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Study design of BETTER-BP: Behavioral economics trial to enhance regulation of blood pressure

Dodson, John A; Schoenthaler, Antoinette; Fonceva, Ana; Gutierrez, Yasmin; Shimbo, Daichi; Banco, Darcy; Maidman, Samuel; Olkhina, Ekaterina; Hanley, Kathleen; Lee, Carson; Levy, Natalie K; Adhikari, Samrachana
BACKGROUND/UNASSIGNED:Nonadherence to antihypertensive medications remains a persistent problem that leads to preventable morbidity and mortality. Behavioral economic strategies represent a novel way to improve antihypertensive medication adherence, but remain largely untested especially in vulnerable populations which stand to benefit the most. The Behavioral Economics Trial To Enhance Regulation of Blood Pressure (BETTER-BP) was designed in this context, to test whether a digitally-enabled incentive lottery improves antihypertensive adherence and reduces systolic blood pressure (SBP). DESIGN/UNASSIGNED:BETTER-BP is a pragmatic randomized trial conducted within 3 safety-net clinics in New York City: Bellevue Hospital Center, Gouveneur Hospital Center, and NYU Family Health Centers - Park Slope. The trial will randomize 435 patients with poorly controlled hypertension and poor adherence (<80% days adherent) in a 2:1 ratio (intervention:control) to receive either an incentive lottery versus passive monitoring. The incentive lottery is delivered via short messaging service (SMS) text messages that are delivered based on (1) antihypertensive adherence tracked via a wireless electronic monitoring device, paired with (2) a probability of lottery winning with variable incentives and a regret component for nonadherence. The study intervention lasts for 6 months, and ambulatory systolic blood pressure (SBP) will be measured at both 6 and 12 months to evaluate immediate and durable lottery effects. CONCLUSIONS/UNASSIGNED:BETTER-BP will generate knowledge about whether an incentive lottery is effective in vulnerable populations to improve antihypertensive medication adherence. If successful, this could lead to the implementation of this novel strategy on a larger scale to improve outcomes.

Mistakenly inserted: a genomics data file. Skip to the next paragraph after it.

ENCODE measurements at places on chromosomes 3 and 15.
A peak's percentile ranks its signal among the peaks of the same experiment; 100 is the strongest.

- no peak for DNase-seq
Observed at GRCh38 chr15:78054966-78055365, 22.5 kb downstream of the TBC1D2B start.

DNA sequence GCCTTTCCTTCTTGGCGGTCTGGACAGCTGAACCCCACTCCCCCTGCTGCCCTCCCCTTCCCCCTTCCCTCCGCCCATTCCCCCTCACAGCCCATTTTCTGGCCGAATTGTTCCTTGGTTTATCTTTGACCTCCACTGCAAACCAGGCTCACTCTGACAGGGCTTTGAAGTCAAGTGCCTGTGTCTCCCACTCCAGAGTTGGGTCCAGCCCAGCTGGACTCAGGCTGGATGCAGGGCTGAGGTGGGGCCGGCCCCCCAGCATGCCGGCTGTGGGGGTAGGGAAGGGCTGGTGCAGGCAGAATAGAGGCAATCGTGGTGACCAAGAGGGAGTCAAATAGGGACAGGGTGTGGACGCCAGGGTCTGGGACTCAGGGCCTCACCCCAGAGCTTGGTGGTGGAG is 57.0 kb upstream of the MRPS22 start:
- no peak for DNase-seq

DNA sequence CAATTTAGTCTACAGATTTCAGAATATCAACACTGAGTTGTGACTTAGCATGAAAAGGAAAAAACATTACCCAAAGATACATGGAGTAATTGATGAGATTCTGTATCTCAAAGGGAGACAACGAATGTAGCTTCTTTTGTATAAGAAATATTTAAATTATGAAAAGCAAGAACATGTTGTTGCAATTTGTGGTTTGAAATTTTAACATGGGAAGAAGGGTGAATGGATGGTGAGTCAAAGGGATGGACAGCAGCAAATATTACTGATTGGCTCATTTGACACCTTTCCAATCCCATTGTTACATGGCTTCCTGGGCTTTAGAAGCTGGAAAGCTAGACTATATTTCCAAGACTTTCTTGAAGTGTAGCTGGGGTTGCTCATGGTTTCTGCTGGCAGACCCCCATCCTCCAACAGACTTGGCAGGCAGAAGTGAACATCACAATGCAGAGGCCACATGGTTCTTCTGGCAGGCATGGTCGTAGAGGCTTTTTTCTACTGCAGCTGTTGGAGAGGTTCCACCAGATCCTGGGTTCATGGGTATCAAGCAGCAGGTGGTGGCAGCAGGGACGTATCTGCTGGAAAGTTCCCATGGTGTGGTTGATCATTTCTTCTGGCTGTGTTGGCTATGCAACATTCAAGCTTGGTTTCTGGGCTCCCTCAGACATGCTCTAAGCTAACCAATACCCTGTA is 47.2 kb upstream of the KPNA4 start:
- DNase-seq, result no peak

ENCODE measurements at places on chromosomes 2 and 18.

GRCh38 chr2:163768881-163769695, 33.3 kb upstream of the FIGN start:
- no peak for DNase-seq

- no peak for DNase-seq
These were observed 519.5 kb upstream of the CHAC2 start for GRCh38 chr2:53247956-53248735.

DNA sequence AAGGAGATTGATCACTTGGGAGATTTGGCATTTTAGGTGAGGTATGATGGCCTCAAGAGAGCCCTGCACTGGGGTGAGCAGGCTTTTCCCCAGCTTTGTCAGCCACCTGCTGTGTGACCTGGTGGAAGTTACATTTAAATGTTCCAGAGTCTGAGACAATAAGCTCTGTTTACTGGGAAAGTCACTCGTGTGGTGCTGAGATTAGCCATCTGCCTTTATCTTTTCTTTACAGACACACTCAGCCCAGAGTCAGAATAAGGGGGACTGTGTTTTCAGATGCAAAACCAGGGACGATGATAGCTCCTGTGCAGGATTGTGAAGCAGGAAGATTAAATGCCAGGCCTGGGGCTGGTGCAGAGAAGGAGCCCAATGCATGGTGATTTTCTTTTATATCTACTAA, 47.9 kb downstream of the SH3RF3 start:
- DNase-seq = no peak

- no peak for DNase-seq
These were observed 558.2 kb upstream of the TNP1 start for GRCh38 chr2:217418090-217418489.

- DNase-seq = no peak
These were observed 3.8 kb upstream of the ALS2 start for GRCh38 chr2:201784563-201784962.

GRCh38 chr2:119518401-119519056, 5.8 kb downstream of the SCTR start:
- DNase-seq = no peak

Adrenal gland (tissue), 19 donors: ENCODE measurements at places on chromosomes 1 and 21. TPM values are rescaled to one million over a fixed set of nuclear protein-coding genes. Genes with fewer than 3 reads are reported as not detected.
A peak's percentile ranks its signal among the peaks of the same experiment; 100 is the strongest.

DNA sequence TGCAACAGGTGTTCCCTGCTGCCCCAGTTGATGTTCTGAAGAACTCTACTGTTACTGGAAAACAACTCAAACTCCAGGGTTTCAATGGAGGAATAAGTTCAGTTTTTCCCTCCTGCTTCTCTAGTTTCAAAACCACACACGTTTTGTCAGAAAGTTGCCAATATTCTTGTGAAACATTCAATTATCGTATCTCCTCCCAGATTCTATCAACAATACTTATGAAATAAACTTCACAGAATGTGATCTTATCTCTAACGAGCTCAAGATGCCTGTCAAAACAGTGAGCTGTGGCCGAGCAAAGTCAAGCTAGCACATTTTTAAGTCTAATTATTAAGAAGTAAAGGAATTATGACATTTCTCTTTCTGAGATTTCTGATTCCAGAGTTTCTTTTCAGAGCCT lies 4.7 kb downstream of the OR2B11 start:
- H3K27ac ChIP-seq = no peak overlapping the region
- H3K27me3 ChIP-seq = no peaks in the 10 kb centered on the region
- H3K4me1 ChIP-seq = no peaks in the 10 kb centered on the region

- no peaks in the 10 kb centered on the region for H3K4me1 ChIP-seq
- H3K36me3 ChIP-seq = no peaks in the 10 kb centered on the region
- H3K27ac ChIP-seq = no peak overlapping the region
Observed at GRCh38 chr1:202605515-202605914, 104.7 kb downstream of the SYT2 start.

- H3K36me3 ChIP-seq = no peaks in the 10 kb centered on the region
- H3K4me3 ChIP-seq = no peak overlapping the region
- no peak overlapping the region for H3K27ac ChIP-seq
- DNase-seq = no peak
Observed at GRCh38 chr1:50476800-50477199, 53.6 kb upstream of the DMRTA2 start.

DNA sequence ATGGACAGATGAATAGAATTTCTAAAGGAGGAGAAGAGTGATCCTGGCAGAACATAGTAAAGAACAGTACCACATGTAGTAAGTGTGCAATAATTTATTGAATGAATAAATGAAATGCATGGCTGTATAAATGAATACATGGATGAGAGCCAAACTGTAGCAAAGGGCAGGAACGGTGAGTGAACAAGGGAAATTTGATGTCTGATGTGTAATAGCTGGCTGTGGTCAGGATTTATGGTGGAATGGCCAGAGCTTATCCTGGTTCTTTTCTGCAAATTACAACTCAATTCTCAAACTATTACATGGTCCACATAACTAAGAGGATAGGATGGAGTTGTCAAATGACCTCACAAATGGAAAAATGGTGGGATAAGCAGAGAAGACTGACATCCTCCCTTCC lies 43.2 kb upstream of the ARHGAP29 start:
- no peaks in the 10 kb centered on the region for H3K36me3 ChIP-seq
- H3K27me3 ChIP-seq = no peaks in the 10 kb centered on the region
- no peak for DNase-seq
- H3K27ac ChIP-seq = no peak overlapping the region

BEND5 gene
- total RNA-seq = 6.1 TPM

PMID: 36573193
ISSN: 2772-4875
CID: 5395042